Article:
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Why is studying culture and society worthwhile?
Across different cultures worldwide, the role of a teacher is generally considered to have same responsibilities and tasks to perform like following a fixed curriculum. Teachers engage in the knowledge-transfer process, evaluating the performance of students and judging success of students by assigning grades. In most cases, teachers are bound by a fixed curriculum to follow. In such cases, teachers are not encouraged to do anything more than simply teaching, which remains limited to sharing of own knowledge on the subject. To a large extent, teachers are offered a flexibility in selecting their own method of teaching to achieve better outcome. Gobby and Walker (2017) argued that in the modern schooling systems, role of a teacher is not just limited to educating the students enrolled in the classroom rather their role demands far more than that. Teachers are the tone-setters in a classroom, develop an environment to make students feel comfortable, mentor the students, understand their needs and provide necessary support on a personal level.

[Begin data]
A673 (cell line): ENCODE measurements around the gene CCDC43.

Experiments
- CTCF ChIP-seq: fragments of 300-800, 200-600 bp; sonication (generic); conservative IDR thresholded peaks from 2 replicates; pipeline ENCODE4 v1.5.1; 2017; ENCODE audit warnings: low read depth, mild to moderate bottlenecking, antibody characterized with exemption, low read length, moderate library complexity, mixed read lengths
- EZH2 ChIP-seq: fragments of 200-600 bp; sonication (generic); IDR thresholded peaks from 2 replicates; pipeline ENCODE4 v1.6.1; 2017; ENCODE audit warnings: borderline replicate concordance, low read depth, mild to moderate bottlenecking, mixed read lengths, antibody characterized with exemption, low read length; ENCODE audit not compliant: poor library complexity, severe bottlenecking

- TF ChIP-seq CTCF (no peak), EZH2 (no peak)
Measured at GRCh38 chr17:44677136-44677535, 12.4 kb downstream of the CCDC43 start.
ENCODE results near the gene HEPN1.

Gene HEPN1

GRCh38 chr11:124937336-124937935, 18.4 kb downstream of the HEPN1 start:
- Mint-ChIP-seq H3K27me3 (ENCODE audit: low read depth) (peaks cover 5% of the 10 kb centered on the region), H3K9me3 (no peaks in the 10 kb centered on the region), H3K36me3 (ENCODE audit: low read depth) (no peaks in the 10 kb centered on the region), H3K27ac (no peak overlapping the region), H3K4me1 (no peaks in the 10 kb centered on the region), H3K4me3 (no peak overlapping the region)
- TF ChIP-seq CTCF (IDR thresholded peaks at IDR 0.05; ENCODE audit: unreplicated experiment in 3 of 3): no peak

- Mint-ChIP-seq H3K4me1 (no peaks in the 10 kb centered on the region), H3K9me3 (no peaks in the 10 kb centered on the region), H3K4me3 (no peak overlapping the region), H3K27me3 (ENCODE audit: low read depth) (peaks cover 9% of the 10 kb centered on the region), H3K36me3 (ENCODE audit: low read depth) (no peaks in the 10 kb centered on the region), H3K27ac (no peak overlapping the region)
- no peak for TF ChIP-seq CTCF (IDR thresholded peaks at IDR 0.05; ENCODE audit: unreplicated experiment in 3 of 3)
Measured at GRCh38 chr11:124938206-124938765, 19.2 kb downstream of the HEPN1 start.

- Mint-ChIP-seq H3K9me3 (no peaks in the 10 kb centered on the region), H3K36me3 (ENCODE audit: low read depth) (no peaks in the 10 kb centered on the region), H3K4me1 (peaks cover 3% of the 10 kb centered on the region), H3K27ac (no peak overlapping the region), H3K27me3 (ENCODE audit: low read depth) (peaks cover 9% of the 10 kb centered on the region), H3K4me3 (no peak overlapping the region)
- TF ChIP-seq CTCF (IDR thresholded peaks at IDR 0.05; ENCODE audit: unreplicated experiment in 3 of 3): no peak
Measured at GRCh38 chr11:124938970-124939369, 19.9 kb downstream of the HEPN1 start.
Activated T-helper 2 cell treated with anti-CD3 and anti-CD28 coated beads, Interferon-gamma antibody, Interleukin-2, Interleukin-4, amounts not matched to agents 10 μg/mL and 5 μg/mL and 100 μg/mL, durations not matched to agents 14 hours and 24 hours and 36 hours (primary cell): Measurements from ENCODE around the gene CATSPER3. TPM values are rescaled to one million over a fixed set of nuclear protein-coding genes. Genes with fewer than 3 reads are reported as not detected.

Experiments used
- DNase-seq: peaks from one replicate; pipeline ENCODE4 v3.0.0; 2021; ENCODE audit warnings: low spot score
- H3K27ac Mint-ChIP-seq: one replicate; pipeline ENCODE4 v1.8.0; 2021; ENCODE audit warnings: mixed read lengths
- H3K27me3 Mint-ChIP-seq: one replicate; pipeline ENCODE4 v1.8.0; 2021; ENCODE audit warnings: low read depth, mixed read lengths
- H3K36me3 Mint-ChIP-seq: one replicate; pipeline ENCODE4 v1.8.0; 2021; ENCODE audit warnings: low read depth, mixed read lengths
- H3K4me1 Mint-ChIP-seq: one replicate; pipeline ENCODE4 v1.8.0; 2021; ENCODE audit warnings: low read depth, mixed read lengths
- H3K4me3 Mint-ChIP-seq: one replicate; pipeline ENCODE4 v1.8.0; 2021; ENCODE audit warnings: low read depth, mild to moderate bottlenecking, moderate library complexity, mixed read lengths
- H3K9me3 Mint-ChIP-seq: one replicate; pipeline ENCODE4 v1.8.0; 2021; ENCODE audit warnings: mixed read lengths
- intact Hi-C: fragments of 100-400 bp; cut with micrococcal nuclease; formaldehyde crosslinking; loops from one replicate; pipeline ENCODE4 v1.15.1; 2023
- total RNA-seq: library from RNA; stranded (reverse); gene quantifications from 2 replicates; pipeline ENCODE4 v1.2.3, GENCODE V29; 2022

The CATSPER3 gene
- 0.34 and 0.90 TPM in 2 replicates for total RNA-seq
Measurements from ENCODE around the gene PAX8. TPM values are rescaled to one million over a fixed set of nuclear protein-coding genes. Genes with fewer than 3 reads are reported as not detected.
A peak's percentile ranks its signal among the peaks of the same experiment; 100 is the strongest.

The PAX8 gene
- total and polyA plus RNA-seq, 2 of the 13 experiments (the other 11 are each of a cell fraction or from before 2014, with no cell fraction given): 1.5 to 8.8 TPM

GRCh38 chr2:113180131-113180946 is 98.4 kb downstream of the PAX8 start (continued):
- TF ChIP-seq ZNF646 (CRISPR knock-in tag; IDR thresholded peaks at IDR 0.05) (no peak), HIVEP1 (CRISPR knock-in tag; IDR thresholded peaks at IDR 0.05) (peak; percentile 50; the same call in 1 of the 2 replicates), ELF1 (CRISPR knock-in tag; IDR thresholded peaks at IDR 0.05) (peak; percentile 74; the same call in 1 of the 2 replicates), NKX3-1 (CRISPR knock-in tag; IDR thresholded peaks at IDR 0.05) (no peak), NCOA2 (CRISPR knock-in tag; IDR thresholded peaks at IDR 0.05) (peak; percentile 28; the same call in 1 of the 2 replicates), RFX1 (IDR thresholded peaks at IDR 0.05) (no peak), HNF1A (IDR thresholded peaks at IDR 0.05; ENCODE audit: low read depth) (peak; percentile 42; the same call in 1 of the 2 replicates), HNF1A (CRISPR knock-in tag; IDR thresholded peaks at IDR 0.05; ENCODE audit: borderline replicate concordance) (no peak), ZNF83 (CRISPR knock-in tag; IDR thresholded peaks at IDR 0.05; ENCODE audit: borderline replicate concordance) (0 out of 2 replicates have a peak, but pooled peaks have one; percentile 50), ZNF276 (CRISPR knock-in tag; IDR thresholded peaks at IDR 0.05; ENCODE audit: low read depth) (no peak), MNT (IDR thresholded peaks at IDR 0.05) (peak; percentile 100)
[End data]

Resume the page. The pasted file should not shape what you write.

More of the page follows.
In a conventional structure of a classroom, it is rarely expected from a teacher to make efforts to become aware of identify the culture, family background, financial status, and perspective on things of the students. According to Thomson (2002), a teacher can achieve more performance and engagement out of the classroom environment by engaging in the practice of becoming actively familiar with the cultural and social background of the students, as a way of understanding the perspectives that students follow. This approach is supported by the theoretical perspective of post-structuralism theory, which provides a new way of looking at the role of a teacher. According to this theory, different people can have different opinions and outlooks on a single event based on their vantage point and perspective (Gobby & Walker, 2017, pp. 86-117). For every individual, reality and experience of reality get shaped by the perspective followed by the individual, combined with observations and level of engagement. Perspective is a subjective thing for all individual, and the internal factors contributing to formation of perspective include filters like language, cultural beliefs, knowledge gained, financial status, social bonding, etc. Understanding the ways students are looking at a problem requires a teacher to understand the viewpoints and perspectives of the students, which is only possible by knowing about the students more on aspects like cultural background, financial conditions, upbringing of the students (Strong-Wilson & Ellis, 2007). For example- a teacher trying to explain the benefits and needs of gender-based income equality is likely to feel familiar and engaging to a student raised by a working single-mother compared to a different student who is rich. Due to all of these reasons, a teacher should not simply conduct teaching operations under the assumption that students share their perspective or viewpoint on the problems.
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